Magic Mushrooms: The next legalization frontier

As cannabis reform inches its way across the world, many activists, advocates, doctors, and scientists are now looking at another currently-illegal substance with potentially game-changing applications- magic mushrooms, aka psilocybes.

Across North America, that push has already begun in a very big way- Denver and Oakland have already made headlines for decriminalizing magic mushrooms- and in Canada, you can order psilocybes online through websites like the Medicinal Mushroom Dispensary, which only launched a few weeks ago.

The Vancouver-based dispensary was founded by Dana Larsen, the long-time cannabis advocate behind Sensible BC and The Medicinal Cannabis Dispensary. He was recently featured on CLN for his onsite drug test service in Vancouver’s Downtown Eastside after his dispensary was forced by the city to cease cannabis sales.

But he’s thinking bigger than just mushrooms or cannabis. As he told CLN:

“It’s not just mushrooms, but entheogens and psychedelics in general. I think we need to legalize and regulate pretty much all drugs and substances- but in different ways”.

Why mushrooms?

You might be wondering why these fungi are generating so much interest all of a sudden. Plant based medicine has existed for millennia, after all. 

One of the reasons is that ever since the UN classified mushrooms as a Schedule I drug in 1971 (which means it sees them as having high potential for abuse or no recognized medical use), researchers and scientists have been severely limited in their ability to study psilocybes.

But recent studies suggest that psilocybin, the psychoactive compound in magic mushrooms, can have immense therapeutic benefits for those with depression, anxiety, or PTSD.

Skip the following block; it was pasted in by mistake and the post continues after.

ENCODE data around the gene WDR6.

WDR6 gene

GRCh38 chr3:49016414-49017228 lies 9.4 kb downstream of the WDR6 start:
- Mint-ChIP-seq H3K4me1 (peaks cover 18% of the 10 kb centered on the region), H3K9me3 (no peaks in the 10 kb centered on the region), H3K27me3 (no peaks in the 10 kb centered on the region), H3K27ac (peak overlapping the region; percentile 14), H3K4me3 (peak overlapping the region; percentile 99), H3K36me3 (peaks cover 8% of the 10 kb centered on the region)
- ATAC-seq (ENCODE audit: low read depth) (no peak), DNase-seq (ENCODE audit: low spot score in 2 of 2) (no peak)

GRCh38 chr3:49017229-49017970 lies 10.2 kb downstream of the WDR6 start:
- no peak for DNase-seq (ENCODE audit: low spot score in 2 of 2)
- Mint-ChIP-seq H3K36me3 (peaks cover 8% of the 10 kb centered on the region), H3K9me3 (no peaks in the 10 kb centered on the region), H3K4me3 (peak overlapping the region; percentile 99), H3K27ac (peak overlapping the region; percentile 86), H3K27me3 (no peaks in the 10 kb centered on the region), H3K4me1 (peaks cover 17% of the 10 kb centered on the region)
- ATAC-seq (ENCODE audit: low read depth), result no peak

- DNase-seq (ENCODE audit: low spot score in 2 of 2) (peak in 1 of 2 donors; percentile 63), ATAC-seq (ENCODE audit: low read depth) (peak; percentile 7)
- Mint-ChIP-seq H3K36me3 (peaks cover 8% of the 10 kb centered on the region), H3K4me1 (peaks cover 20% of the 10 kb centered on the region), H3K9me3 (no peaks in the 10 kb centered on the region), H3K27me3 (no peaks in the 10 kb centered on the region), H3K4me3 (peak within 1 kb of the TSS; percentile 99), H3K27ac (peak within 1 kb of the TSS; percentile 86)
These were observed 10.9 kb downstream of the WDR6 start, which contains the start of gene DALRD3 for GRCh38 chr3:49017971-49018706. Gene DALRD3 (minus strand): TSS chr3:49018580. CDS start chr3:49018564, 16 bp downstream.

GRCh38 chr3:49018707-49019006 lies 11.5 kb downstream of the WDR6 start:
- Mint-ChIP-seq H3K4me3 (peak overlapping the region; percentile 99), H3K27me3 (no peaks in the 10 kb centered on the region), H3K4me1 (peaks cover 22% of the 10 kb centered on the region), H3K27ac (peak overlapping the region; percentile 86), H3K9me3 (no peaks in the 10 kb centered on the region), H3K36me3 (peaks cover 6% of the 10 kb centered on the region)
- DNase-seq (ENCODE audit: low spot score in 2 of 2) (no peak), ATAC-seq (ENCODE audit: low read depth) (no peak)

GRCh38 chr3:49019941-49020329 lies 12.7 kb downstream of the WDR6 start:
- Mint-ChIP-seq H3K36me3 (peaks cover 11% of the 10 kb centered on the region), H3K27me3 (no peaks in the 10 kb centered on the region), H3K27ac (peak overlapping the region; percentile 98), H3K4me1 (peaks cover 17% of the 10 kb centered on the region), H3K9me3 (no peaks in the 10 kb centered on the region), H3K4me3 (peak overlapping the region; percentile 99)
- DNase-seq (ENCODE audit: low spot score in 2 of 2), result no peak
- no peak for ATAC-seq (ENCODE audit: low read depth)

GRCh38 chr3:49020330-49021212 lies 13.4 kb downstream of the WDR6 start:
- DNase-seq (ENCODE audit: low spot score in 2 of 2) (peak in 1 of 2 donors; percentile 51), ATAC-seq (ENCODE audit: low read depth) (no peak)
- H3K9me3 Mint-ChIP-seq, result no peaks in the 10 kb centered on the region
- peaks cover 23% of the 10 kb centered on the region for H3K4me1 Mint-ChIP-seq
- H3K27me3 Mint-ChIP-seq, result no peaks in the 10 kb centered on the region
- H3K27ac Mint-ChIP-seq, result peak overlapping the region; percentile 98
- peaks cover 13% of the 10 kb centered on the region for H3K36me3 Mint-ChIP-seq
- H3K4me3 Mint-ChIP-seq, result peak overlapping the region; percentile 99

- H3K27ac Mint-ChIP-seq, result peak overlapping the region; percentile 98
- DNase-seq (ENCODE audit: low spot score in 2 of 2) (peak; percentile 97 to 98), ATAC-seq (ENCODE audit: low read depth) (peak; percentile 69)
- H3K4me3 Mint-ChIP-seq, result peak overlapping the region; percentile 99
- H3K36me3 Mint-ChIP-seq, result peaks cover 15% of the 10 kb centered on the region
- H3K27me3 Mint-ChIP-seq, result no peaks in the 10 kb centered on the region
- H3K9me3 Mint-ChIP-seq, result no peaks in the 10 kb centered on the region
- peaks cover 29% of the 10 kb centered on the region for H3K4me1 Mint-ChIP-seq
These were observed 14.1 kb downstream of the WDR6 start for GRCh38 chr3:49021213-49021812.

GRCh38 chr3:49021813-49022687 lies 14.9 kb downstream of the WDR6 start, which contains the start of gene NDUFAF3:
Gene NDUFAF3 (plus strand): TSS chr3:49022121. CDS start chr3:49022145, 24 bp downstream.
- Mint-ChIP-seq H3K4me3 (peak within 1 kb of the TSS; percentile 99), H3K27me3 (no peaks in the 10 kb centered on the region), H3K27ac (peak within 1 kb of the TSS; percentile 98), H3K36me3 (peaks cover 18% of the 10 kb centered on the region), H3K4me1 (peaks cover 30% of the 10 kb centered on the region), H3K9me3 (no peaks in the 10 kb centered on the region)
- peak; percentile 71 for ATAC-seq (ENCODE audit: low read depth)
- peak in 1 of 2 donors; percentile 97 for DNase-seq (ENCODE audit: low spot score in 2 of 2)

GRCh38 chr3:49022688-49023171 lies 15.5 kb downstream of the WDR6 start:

This is a big part of why public opinion has been turning, and many are beginning to see mushrooms as the next step in ending the War on Drugs.

Even Silicon Valley executives have espoused the rewards of microdosing psychedelics like mushrooms, saying it can boost creative thinking and cognitive function.

Dana Larsen has seen this growing trend, saying: 

“I think eventually, people will start to see things like LSD, mushrooms, and ecstasy as medicinal substances with benefits, and not hedonistic substances that are intrinsically harmful.”

What is microdosing?

Microdosing involves taking a drug, in this case mushrooms, at very low doses so that you get some of the therapeutic benefits, but without the psychedelic trip that comes with taking more.

The Medicinal Mushroom Dispensary is focused on microdosing,  offering capsules of psilocybe mushrooms in three strengths: 25 mg, 50 mg, and 100 mg. Compare that to recreational doses which averages from one to five grams (or 1000 to 5000 mg) and depends on the person.

Dana Larsen sees microdosing as the CBD of psychedelics, saying: 

“Just as CBD is becoming very popular among people who want some of the medical benefits of cannabis without any of the high, I think microdosing offers something similar as not everyone wants to be tripping out on mushrooms.”

While it’s currently mail order only, the Medicinal Mushroom Dispensary says on its website that it plans to open a storefront in Vancouver this summer.

Featured image courtesy of the Washington Post.